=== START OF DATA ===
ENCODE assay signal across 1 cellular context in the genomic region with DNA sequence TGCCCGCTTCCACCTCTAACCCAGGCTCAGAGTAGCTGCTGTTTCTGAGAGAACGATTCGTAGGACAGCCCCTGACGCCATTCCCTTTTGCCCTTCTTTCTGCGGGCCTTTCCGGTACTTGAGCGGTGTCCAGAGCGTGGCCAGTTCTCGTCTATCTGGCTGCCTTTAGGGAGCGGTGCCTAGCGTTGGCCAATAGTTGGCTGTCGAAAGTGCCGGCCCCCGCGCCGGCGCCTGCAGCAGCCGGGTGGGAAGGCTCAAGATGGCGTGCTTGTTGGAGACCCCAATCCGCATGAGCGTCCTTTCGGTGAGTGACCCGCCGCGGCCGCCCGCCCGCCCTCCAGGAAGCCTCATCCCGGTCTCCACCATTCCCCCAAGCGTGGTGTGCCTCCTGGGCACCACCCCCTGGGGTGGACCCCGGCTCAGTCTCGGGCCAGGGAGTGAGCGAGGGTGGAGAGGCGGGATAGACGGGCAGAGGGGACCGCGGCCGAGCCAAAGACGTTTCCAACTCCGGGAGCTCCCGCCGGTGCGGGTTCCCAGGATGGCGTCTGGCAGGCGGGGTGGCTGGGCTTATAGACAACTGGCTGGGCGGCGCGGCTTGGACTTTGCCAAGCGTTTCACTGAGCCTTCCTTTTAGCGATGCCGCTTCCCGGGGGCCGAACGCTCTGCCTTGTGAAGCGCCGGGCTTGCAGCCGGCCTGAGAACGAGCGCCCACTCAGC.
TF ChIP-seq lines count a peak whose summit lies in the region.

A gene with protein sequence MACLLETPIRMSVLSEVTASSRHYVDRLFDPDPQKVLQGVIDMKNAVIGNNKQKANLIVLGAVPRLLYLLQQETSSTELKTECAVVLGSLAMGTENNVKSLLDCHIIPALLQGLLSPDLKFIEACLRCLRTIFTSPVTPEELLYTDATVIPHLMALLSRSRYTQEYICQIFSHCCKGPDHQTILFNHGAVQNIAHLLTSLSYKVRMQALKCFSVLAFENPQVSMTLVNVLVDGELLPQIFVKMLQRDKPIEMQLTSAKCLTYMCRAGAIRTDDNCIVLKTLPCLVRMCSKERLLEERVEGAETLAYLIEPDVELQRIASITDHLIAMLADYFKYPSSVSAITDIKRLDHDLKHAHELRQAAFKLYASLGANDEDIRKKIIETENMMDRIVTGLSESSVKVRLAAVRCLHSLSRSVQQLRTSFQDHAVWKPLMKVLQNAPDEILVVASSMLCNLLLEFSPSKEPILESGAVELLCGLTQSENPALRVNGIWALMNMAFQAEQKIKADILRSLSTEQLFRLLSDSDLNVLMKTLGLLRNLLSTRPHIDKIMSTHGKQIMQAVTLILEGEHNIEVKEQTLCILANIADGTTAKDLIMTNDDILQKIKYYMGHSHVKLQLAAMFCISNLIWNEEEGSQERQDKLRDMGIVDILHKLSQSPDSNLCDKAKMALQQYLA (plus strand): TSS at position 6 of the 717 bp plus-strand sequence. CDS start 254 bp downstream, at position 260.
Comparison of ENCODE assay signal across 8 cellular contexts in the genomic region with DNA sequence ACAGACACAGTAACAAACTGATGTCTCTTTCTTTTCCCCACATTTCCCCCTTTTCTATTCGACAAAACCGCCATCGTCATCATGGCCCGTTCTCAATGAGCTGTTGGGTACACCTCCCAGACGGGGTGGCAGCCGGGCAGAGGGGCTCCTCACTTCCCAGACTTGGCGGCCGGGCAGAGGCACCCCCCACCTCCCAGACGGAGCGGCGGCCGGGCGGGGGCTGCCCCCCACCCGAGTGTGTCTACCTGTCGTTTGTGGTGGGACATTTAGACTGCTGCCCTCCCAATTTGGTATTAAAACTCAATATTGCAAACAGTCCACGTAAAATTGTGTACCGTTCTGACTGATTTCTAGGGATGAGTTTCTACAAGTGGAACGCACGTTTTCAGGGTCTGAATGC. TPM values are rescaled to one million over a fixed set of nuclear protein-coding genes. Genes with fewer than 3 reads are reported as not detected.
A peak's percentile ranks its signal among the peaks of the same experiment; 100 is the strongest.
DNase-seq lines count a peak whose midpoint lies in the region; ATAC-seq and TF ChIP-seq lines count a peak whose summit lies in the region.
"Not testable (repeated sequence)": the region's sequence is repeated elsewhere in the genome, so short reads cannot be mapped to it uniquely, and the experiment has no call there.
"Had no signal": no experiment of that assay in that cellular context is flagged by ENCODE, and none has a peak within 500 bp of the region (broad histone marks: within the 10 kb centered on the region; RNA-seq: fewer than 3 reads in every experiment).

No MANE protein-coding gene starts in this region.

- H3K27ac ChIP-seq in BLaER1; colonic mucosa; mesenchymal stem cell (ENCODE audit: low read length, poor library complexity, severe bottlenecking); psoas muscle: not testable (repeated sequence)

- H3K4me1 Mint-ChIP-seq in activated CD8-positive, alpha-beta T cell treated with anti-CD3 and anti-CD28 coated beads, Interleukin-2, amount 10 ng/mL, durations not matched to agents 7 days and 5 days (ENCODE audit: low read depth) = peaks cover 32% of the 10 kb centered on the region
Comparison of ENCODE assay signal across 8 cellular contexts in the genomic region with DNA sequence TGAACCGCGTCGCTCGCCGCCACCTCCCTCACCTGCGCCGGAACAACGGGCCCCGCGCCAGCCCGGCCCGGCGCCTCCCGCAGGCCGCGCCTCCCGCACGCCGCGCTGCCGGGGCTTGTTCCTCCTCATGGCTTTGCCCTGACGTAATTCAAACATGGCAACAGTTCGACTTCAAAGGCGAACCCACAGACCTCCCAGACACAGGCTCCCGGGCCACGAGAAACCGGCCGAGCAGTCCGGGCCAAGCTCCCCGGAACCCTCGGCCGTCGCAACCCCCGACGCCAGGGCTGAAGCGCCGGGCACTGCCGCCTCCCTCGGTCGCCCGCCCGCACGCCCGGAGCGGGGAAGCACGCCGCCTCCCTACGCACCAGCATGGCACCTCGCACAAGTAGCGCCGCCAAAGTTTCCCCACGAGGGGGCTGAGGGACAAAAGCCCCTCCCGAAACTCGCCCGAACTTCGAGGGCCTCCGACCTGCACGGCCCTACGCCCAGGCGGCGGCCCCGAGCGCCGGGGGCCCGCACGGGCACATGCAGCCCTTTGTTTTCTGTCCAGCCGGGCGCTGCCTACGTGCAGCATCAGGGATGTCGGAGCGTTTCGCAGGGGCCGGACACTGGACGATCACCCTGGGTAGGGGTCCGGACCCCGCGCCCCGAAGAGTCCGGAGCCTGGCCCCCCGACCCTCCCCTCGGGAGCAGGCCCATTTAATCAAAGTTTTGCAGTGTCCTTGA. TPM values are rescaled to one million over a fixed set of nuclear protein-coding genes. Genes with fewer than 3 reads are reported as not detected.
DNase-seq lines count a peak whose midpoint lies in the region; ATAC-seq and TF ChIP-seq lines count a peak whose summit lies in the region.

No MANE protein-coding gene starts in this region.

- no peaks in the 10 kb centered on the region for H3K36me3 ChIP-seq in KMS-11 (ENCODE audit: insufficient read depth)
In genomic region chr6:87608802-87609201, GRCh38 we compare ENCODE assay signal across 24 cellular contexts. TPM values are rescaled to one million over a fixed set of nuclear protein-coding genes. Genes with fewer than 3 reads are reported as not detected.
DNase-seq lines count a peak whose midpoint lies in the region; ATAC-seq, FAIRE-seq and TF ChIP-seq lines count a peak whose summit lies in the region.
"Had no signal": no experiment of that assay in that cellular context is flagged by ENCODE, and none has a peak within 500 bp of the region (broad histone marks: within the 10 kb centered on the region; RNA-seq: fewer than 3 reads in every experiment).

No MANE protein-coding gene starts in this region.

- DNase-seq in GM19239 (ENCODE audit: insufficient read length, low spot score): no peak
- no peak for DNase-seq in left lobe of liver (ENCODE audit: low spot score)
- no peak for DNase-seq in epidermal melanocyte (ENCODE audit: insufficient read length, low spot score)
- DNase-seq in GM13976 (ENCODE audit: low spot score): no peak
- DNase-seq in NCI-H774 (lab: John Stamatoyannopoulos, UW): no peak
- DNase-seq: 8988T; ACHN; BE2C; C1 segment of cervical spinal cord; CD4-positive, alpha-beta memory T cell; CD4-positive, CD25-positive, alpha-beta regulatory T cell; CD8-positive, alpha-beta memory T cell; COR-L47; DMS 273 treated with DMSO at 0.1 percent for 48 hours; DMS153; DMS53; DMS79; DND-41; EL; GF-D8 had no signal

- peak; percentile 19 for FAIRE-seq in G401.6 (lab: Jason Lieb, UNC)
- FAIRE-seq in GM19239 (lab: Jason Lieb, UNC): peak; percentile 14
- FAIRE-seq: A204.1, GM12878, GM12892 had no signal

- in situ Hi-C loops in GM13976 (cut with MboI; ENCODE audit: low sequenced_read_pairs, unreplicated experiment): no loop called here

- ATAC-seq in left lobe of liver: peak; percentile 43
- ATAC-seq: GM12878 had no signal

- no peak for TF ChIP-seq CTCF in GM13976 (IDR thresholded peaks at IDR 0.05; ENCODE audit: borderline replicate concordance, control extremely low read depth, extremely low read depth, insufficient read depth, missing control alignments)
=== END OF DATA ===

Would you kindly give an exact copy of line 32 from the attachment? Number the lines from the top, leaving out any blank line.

- no peak for TF ChIP-seq CTCF in GM13976 (IDR thresholded peaks at IDR 0.05; ENCODE audit: borderline replicate concordance, control extremely low read depth, extremely low read depth, insufficient read depth, missing control alignments)